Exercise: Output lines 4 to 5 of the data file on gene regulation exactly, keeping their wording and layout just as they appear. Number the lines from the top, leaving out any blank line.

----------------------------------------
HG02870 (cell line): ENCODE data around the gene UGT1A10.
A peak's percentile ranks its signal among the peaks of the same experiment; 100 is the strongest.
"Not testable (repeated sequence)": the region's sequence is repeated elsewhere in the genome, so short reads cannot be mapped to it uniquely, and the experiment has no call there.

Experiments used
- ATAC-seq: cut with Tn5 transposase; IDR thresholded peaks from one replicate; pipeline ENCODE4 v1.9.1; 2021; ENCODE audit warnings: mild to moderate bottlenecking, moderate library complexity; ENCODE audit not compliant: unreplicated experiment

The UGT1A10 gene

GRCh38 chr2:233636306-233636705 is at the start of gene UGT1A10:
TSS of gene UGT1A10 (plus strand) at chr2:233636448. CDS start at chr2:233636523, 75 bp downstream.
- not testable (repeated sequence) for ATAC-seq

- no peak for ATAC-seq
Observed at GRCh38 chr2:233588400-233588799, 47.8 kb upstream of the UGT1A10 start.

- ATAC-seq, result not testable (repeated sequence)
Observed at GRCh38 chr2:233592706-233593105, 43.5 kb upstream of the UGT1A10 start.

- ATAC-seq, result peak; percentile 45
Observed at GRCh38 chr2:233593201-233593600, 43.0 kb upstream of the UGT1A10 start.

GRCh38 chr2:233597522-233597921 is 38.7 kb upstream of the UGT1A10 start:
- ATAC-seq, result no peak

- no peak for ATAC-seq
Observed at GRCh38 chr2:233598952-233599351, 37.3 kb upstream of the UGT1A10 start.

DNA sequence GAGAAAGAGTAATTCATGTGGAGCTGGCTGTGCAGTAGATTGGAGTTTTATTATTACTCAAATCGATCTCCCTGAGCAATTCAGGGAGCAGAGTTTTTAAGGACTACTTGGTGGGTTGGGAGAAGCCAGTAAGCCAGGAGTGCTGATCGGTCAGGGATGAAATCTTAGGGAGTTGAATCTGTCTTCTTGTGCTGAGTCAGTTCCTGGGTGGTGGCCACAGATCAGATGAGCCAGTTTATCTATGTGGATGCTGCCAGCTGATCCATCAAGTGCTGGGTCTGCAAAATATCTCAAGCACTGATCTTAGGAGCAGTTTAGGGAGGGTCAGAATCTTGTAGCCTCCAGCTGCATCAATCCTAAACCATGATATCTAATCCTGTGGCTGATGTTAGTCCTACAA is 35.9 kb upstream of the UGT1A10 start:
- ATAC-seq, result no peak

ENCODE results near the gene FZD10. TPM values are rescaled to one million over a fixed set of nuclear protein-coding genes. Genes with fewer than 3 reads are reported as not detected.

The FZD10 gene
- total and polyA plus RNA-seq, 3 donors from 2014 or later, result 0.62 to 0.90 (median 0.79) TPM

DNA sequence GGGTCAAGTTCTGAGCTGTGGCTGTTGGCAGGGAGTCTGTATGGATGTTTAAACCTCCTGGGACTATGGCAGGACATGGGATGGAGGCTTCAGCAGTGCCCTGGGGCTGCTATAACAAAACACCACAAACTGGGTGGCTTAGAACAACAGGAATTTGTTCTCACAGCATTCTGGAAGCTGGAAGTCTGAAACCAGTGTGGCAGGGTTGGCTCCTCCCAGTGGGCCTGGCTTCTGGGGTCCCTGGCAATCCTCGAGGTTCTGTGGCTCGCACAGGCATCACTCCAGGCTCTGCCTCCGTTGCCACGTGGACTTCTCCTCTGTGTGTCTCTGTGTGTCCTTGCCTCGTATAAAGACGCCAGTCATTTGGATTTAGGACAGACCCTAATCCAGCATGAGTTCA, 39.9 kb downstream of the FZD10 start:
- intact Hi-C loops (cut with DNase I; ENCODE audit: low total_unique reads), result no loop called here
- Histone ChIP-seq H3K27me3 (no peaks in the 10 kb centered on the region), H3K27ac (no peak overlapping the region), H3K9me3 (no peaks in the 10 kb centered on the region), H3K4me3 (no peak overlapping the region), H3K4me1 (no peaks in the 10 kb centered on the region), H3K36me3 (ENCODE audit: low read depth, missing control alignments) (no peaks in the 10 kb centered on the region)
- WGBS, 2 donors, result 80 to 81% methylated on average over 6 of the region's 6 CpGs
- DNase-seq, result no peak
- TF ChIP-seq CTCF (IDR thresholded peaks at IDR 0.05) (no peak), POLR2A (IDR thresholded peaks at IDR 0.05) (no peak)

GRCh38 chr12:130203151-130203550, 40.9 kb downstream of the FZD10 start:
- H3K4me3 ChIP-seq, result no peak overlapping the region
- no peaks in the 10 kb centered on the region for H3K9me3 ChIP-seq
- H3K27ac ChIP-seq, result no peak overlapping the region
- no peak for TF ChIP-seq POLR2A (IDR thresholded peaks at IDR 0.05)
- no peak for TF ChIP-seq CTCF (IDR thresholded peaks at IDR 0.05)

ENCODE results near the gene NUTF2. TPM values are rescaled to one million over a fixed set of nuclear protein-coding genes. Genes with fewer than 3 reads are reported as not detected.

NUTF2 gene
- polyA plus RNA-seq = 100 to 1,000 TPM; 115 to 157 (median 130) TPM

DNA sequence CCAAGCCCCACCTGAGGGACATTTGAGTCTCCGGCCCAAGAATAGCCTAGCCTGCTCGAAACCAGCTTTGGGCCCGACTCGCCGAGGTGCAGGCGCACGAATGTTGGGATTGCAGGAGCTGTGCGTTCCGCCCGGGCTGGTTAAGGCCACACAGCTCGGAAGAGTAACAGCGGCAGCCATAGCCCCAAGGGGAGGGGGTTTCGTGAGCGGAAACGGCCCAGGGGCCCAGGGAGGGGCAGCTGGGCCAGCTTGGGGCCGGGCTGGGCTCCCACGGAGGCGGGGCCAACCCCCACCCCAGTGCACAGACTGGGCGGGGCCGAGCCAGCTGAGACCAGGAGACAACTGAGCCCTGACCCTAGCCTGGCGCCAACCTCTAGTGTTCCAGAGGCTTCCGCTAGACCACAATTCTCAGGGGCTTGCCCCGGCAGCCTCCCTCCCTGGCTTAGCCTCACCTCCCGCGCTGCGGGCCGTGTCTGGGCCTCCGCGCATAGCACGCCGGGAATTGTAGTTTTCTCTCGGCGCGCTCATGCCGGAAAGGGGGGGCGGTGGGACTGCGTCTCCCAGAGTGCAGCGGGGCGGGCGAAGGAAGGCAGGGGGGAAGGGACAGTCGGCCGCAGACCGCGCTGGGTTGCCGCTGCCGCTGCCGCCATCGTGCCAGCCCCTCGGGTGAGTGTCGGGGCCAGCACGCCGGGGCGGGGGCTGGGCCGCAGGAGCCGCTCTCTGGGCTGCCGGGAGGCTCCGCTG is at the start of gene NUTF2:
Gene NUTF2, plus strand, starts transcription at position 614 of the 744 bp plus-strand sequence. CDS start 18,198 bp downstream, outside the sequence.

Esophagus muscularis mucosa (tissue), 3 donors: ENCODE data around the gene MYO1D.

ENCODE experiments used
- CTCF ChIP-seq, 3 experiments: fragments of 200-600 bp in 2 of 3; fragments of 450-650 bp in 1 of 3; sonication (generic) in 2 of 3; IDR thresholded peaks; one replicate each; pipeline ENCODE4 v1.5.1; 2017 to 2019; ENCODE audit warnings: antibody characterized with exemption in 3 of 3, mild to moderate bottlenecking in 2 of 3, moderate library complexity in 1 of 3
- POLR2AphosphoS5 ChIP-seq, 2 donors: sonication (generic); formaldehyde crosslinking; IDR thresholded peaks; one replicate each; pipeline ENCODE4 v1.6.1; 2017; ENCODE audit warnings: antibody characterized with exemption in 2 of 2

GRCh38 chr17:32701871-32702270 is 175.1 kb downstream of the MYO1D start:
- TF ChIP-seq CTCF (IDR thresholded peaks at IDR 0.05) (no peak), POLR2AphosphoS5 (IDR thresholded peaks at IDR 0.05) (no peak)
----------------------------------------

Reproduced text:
Experiments used
- ATAC-seq: cut with Tn5 transposase; IDR thresholded peaks from one replicate; pipeline ENCODE4 v1.9.1; 2021; ENCODE audit warnings: mild to moderate bottlenecking, moderate library complexity; ENCODE audit not compliant: unreplicated experiment